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The novel coronavirus has laid bare many societal problems that have accreted over previous decades: chasms of inequality, the use of virtual debt to paper over physical world problems, ecological ignorance, addiction, obesity, fragile supply chains, fractured political governance, all in service of the growth.

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We're enveloped in the global COVID-19 crisis, so it may seem like an odd time to go off topic.

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PITTSBURGH—Environmental Health News reporter Kristina Marusic received the second place award in the Beat Reporting category of the Association of Health Care Journalists' annual contest.

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You've seen the headlines: Air pollution is down in places where efforts to limit coronavirus spread have locked down cities and towns.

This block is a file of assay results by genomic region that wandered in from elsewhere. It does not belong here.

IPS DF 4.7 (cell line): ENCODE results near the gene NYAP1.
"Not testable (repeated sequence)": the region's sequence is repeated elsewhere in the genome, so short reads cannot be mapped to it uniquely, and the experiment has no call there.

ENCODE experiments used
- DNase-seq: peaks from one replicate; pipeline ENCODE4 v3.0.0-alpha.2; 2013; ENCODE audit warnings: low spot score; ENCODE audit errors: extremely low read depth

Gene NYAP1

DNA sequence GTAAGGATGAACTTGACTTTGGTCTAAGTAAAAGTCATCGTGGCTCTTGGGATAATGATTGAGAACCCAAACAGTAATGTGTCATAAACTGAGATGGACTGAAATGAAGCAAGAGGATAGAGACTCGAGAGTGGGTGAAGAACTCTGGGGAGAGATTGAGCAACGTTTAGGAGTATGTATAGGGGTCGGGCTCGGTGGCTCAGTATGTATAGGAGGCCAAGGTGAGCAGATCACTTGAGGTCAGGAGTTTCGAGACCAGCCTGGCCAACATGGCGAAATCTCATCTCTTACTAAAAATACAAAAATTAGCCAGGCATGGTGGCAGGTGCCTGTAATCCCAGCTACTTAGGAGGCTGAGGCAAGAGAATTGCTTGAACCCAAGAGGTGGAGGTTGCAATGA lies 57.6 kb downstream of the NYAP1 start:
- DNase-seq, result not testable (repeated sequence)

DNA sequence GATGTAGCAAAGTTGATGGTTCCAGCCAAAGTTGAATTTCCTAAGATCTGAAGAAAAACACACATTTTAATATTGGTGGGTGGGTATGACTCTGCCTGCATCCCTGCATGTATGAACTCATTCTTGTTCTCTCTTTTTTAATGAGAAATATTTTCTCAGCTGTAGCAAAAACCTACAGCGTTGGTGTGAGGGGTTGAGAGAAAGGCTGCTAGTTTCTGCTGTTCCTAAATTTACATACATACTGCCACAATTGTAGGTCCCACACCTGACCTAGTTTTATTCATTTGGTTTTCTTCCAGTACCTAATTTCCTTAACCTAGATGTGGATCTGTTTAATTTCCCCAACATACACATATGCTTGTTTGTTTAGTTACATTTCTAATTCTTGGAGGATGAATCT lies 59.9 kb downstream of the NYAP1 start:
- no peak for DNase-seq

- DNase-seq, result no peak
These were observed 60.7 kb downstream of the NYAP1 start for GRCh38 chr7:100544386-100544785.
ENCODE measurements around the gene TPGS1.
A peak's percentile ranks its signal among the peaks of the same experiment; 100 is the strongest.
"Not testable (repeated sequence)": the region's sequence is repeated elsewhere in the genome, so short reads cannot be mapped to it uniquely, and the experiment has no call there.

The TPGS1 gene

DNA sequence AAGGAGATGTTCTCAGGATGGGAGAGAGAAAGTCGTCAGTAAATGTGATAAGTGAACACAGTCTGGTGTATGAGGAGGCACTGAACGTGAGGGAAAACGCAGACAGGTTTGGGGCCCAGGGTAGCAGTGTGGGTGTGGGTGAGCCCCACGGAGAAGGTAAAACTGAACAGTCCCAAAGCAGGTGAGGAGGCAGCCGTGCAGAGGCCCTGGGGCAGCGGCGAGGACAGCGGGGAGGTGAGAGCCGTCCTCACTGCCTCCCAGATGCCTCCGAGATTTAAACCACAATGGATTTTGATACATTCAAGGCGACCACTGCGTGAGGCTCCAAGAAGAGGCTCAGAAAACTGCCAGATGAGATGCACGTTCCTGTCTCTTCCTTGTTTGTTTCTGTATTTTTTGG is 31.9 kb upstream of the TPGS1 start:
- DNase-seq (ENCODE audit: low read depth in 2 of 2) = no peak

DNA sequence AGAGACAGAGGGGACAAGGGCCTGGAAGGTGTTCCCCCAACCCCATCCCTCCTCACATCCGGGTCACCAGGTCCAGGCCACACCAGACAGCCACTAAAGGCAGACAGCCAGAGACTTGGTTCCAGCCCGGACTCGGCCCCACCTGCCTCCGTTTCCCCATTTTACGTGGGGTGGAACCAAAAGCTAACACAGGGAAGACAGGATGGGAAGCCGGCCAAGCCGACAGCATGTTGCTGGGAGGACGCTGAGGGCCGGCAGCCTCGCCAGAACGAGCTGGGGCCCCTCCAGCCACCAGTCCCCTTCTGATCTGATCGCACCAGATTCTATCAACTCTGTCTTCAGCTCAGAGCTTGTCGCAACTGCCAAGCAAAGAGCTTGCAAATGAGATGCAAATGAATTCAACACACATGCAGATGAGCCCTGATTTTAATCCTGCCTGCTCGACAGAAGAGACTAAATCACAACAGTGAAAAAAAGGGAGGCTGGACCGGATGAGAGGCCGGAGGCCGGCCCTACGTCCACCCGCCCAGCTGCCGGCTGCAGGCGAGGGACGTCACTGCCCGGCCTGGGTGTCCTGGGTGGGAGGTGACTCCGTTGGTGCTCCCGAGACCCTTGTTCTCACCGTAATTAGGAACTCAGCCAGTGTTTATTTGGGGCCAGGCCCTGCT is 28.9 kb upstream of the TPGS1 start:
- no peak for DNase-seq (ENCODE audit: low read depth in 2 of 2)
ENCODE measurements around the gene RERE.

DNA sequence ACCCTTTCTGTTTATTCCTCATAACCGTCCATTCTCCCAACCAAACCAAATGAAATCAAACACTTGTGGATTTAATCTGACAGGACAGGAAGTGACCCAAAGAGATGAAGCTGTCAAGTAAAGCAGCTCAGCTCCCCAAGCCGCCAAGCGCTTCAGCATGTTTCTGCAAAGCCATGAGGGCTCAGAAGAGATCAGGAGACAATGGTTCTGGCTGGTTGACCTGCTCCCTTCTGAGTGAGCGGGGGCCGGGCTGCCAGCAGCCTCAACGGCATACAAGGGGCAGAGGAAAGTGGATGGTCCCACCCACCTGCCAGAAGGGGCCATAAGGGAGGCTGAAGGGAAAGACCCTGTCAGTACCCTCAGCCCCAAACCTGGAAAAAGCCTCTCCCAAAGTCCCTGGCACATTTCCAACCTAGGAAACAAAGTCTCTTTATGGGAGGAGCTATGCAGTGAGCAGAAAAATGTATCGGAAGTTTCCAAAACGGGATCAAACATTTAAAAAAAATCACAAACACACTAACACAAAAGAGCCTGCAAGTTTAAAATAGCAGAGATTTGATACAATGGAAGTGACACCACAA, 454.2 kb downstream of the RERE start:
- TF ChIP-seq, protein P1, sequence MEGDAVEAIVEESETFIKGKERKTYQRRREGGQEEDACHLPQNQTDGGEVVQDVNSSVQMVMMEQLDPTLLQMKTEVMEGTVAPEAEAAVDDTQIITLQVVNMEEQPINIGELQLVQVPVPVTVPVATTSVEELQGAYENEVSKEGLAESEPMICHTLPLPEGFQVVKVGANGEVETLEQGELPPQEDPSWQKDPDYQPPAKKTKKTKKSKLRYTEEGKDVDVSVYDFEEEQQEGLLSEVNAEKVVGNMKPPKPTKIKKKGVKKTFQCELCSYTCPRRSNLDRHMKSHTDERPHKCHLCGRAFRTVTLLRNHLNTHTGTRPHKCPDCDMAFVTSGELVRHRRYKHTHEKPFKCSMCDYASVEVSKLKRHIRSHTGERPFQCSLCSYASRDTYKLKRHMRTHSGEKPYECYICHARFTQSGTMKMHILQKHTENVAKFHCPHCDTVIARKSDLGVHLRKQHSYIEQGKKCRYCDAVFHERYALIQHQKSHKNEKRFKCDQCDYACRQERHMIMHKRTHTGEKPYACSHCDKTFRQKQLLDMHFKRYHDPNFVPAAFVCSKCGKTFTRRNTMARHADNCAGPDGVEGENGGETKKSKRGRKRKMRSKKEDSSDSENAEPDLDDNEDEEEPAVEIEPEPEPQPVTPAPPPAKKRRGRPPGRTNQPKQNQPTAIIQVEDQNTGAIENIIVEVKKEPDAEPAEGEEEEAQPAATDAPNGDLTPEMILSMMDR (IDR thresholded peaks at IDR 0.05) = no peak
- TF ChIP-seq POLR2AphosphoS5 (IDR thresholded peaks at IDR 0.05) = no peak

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Our expertise is science and environmental health reporting. But we also have deep experience in something suddenly everyone worldwide is coping with: Working from home, often alone, sometimes with kids running loose.

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"Nothing is so frightening as what's behind the closed door... The audience holds its breath along with the protagonist as she/he (more often she) approaches that door.

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Let me assume you didn't come to this page because you lack other options for coronavirus info. Instead, let's pause to celebrate the 25th Anniversary of an ecological triumph.